38) #00-Landon Cassill / 211 laps / rear gear
37) #17-Ricky Stenhouse, Jr. / 481 laps / running
36) #23-Gray Gaulding / 481 laps / running
35) #51-Harrison Rhodes / 482 laps / running
34) #43-Darrell Wallace, Jr. / 486 laps / running

1st) TriStar Motorsports (2)
2nd) BK Racing, Front Row Motorsports, Roush-Fenway Racing, StarCom Racing (1)

1st) Chevrolet (3)
2nd) Ford (2)
3rd) Toyota (1)


TRUCKS: In just eight laps, Mike Senica starts slow, ignores black flag, stalls, and is parked by NASCAR

PHOTO: @TurnerEdwin
Mike Senica picked up the 4th last-place finish of his NASCAR Camping World Truck Series career in Saturday and Monday’s Alpha Energy Solutions 250 at the Martinsville Speedway when his #1 Pennsylvania Power Products Chevrolet was parked after 8 of 250 laps.

The finish, which came in Senica’s 12th series start, was his first of the season, and his first since November 10, 2017 at Phoenix, five races ago. In the LASTCAR Truck Series rankings, it’s the 14th for truck #1, the 497th for Chevrolet, and the 3rd where the driver was parked. Across NASCAR’s top three series, it’s the 63rd for the #1, the 1,583rd for Chevrolet, and the 7th where the driver was parked.

Senica, the defending LASTCAR Truck Series Champion, has become a center of controversy. The 51-year-old driver from Pennsylvania made the move from the ARCA Racing Series to the Truck Series last year, but was flagged off the track for running too slow in his series debut at Iowa. He made equally-short runs in his following nine starts in Norm Benning’s second truck, the black #57 Chevrolet, yielding his first three last-place finishes. This year, his speed has remained an issue, most notably at Las Vegas, where the leaders had to move up a lane to pass his single truck on the inside.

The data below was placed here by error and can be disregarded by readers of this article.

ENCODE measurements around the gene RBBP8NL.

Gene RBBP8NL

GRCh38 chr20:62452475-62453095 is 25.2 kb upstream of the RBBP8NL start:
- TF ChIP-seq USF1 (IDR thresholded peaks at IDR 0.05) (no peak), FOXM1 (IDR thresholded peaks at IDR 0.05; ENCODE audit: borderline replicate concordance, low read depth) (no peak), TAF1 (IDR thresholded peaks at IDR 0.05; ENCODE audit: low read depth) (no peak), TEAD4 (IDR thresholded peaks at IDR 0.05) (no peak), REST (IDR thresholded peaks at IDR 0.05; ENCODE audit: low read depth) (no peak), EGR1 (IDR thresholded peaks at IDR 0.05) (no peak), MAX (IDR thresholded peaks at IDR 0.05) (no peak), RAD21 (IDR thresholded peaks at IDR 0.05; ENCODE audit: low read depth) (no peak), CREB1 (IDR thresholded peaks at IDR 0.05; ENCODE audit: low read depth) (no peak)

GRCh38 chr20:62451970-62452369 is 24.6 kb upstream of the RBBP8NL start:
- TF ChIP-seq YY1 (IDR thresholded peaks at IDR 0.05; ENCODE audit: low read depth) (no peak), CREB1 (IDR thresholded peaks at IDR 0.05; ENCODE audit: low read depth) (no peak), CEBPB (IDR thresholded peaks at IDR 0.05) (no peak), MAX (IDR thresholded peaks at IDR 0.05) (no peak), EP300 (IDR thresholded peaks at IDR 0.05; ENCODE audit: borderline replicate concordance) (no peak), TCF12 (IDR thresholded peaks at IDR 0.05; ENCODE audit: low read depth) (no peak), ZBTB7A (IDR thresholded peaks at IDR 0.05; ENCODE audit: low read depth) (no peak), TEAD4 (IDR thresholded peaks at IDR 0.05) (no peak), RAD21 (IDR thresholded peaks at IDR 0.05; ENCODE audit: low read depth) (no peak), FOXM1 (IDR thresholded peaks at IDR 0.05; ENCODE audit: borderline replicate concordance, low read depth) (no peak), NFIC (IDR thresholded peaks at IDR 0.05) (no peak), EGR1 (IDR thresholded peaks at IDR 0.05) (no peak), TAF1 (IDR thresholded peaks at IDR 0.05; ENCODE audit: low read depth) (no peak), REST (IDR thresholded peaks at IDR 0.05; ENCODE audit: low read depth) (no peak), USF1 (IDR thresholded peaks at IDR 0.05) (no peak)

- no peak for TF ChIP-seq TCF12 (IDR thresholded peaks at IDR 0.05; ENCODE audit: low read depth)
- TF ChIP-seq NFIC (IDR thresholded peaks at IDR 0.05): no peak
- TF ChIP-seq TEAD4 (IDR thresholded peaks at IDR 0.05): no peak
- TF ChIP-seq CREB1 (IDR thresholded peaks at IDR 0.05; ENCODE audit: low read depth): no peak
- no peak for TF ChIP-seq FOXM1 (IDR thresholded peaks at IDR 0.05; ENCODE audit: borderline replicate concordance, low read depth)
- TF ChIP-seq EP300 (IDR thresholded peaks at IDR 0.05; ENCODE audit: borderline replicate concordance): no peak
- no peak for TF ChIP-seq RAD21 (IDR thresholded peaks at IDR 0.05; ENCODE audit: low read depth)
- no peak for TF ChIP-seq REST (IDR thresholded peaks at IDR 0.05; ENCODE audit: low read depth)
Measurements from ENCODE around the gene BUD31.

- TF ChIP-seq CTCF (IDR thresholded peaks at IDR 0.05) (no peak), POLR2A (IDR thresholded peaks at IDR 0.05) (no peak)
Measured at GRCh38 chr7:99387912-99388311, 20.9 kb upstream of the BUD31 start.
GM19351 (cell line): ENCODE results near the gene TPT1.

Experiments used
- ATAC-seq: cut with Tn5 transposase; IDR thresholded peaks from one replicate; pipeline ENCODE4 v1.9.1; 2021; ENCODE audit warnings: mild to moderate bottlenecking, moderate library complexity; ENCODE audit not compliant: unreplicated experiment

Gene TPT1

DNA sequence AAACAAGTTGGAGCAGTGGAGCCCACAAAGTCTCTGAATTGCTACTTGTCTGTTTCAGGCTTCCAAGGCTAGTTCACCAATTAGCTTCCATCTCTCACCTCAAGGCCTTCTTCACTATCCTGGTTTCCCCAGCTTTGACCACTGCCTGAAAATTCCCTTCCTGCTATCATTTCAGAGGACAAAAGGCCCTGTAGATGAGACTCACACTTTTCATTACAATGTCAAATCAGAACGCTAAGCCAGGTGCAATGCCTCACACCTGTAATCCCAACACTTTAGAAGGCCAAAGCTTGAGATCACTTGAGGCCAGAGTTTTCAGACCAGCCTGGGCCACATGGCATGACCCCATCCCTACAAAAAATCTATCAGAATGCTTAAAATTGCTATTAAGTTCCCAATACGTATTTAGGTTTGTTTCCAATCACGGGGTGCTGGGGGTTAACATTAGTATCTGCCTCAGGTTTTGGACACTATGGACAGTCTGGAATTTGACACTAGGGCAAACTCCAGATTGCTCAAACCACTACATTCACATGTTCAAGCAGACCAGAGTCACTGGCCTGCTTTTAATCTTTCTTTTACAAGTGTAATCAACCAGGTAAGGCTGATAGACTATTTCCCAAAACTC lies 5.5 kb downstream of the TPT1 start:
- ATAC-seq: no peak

Vegas marked Senica’s season debut, when he this time drove Jennifer Jo Cobb’s second truck, the #0 Chevrolet. The fact that he drove for Cobb was a bit of a surprise given the many tweets he made over the offseason indicating he would still be driving Benning’s #57 with sponsors including Betty Lou’s and Pennsylvania Power Products (P3), among others. He’d photographed himself in a new uniform with the Betty Lou’s logo and printed out hero cards with the sponsors on the #57. However, reports indicated that Benning was unaware of any of this, and the owner-driver didn’t even enter the #57 until Martinsville. When Benning did, it was with Super Cup Stock Car Series driver Jeff Zillweger and sponsorship from Zomongo. Senica has since re-posted his hero cards with a personal logo covering the “57” on the door.

For Martinsville, Senica would be driving for Tracy Lowe’s single-truck team TJL Motorsports, in part because Jennifer Jo Cobb didn’t field her #0 Chevrolet. At Las Vegas, the #1 shared sponsorship with Beaver Motorsports’ #50 (both with Motorsports Safety Group on their trucks), fueling rumors that the two teams are operating as one, as they did when Lowe and Mark Beaver worked together at MAKE Motorsports. At Martinsville, however, Lowe’s white #1 Chevrolet carried Senica’s sponsorship from P3 Products as primary with Betty Lou’s as an associate. Cowboy Coffee Chews, another brand that Senica indicated would run as a primary over the offseason, has yet to make its 2018 debut.